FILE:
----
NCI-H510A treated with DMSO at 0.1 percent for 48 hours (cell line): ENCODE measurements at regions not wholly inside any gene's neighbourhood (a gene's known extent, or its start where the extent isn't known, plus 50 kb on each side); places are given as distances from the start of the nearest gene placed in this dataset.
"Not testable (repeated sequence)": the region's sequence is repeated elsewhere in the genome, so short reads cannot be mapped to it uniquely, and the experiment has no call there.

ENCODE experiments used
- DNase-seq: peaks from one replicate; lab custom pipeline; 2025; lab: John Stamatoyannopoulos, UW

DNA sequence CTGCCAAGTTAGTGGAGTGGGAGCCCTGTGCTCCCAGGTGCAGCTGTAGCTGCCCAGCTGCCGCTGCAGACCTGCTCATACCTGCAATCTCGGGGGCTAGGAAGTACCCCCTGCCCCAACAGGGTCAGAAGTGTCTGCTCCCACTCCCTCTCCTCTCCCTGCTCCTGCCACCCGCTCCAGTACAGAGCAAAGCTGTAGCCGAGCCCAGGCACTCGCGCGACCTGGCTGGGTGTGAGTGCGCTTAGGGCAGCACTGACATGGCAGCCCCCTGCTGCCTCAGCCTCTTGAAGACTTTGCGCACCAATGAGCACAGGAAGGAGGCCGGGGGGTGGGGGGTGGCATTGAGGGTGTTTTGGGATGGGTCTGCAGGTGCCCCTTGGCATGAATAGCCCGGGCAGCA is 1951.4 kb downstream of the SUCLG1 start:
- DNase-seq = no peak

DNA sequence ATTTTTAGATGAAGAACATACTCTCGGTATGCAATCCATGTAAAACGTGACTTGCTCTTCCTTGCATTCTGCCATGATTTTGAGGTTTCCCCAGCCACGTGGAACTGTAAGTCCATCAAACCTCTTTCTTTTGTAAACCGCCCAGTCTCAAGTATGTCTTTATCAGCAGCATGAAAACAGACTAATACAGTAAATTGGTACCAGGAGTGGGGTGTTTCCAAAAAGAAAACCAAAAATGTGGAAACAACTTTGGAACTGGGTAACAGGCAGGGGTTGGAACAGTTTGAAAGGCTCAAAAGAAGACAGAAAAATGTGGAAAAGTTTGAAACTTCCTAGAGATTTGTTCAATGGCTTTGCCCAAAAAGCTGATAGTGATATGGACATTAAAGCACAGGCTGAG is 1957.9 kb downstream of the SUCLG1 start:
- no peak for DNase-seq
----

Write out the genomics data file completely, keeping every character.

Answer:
NCI-H510A treated with DMSO at 0.1 percent for 48 hours (cell line): ENCODE measurements at regions not wholly inside any gene's neighbourhood (a gene's known extent, or its start where the extent isn't known, plus 50 kb on each side); places are given as distances from the start of the nearest gene placed in this dataset.
"Not testable (repeated sequence)": the region's sequence is repeated elsewhere in the genome, so short reads cannot be mapped to it uniquely, and the experiment has no call there.

ENCODE experiments used
- DNase-seq: peaks from one replicate; lab custom pipeline; 2025; lab: John Stamatoyannopoulos, UW

DNA sequence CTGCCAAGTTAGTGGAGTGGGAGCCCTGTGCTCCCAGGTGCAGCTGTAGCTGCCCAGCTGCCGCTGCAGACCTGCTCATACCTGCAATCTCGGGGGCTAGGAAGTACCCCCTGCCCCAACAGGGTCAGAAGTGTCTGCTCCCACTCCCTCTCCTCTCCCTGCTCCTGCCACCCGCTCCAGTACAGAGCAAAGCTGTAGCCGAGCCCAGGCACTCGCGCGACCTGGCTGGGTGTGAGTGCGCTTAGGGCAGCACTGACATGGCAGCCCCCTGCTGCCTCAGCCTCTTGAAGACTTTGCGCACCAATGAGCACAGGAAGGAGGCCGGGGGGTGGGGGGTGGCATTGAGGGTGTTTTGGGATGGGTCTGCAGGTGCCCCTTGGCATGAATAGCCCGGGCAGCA is 1951.4 kb downstream of the SUCLG1 start:
- DNase-seq = no peak

DNA sequence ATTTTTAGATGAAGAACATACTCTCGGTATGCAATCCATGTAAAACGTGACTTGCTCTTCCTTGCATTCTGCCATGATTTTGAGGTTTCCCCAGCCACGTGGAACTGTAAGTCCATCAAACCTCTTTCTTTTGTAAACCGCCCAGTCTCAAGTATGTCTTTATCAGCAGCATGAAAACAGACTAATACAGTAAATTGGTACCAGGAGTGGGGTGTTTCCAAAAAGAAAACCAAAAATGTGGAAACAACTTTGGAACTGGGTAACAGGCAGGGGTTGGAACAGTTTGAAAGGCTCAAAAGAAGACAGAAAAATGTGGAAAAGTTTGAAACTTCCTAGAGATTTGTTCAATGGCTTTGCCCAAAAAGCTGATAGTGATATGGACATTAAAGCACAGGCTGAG is 1957.9 kb downstream of the SUCLG1 start:
- no peak for DNase-seq